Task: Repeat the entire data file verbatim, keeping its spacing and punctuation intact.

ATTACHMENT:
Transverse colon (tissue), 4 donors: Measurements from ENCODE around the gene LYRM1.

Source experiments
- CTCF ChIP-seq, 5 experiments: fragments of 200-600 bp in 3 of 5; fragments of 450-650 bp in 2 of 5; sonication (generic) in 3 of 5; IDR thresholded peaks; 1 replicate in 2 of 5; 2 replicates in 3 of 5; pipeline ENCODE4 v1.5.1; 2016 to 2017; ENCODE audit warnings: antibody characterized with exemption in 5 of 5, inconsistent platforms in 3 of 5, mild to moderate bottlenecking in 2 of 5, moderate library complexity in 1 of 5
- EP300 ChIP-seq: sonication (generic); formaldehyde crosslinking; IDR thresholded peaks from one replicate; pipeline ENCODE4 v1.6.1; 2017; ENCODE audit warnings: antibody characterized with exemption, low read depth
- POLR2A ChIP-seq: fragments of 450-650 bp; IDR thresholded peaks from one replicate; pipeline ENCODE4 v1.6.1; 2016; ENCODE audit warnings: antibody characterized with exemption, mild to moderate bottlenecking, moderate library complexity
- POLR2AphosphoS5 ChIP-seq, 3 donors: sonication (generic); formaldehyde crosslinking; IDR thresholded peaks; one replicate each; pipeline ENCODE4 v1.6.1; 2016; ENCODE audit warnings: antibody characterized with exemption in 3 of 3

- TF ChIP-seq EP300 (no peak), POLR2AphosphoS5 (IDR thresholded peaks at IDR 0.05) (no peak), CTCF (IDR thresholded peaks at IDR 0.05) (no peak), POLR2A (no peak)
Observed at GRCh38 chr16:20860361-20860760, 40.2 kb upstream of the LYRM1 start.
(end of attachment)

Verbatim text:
Transverse colon (tissue), 4 donors: Measurements from ENCODE around the gene LYRM1.

Source experiments
- CTCF ChIP-seq, 5 experiments: fragments of 200-600 bp in 3 of 5; fragments of 450-650 bp in 2 of 5; sonication (generic) in 3 of 5; IDR thresholded peaks; 1 replicate in 2 of 5; 2 replicates in 3 of 5; pipeline ENCODE4 v1.5.1; 2016 to 2017; ENCODE audit warnings: antibody characterized with exemption in 5 of 5, inconsistent platforms in 3 of 5, mild to moderate bottlenecking in 2 of 5, moderate library complexity in 1 of 5
- EP300 ChIP-seq: sonication (generic); formaldehyde crosslinking; IDR thresholded peaks from one replicate; pipeline ENCODE4 v1.6.1; 2017; ENCODE audit warnings: antibody characterized with exemption, low read depth
- POLR2A ChIP-seq: fragments of 450-650 bp; IDR thresholded peaks from one replicate; pipeline ENCODE4 v1.6.1; 2016; ENCODE audit warnings: antibody characterized with exemption, mild to moderate bottlenecking, moderate library complexity
- POLR2AphosphoS5 ChIP-seq, 3 donors: sonication (generic); formaldehyde crosslinking; IDR thresholded peaks; one replicate each; pipeline ENCODE4 v1.6.1; 2016; ENCODE audit warnings: antibody characterized with exemption in 3 of 3

- TF ChIP-seq EP300 (no peak), POLR2AphosphoS5 (IDR thresholded peaks at IDR 0.05) (no peak), CTCF (IDR thresholded peaks at IDR 0.05) (no peak), POLR2A (no peak)
Observed at GRCh38 chr16:20860361-20860760, 40.2 kb upstream of the LYRM1 start.